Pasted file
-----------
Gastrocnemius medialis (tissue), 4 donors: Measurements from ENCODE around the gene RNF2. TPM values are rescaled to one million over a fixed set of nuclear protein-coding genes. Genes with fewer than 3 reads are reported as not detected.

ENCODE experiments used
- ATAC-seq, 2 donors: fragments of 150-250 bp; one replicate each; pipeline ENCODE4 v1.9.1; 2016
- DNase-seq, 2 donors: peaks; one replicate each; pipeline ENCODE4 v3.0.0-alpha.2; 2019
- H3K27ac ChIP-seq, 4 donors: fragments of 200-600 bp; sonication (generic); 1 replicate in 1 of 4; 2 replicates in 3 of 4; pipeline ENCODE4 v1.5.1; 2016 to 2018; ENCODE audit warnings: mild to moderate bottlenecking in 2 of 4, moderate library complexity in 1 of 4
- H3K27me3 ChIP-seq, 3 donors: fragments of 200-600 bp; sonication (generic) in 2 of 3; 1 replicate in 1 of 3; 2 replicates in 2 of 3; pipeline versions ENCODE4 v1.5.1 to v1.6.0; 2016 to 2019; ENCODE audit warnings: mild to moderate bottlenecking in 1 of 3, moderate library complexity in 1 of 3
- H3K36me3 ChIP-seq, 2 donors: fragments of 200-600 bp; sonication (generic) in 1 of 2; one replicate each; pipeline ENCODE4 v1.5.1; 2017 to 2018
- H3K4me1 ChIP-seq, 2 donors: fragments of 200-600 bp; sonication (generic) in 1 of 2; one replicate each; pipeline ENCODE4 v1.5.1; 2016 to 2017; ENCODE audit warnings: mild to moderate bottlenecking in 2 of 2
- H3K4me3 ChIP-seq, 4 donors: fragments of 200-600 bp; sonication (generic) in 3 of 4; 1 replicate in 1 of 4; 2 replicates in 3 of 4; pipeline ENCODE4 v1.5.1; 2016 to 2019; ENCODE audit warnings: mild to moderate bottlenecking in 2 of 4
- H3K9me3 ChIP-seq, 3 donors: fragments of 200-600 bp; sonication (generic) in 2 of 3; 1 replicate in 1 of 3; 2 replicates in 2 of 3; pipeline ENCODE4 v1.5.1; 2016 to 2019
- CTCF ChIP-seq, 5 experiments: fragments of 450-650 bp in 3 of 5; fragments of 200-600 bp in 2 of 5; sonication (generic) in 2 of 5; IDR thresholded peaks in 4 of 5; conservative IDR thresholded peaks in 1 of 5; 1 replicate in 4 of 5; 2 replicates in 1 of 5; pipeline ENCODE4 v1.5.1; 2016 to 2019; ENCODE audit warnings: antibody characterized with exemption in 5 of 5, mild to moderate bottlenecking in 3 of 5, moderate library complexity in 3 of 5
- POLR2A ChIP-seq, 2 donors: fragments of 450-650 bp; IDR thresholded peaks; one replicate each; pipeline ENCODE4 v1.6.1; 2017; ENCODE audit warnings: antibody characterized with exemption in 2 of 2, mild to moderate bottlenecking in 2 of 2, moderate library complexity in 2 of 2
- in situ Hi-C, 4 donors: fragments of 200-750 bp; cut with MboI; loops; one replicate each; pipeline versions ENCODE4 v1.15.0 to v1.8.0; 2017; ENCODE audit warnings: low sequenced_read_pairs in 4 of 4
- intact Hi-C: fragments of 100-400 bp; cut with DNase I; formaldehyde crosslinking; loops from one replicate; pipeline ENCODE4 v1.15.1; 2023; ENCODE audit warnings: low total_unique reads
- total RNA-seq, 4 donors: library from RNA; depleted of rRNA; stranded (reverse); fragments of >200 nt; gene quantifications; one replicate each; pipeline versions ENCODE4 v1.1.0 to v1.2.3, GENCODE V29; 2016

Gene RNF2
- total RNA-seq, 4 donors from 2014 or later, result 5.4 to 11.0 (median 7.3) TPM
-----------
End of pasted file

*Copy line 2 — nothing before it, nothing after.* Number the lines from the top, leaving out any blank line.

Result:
ENCODE experiments used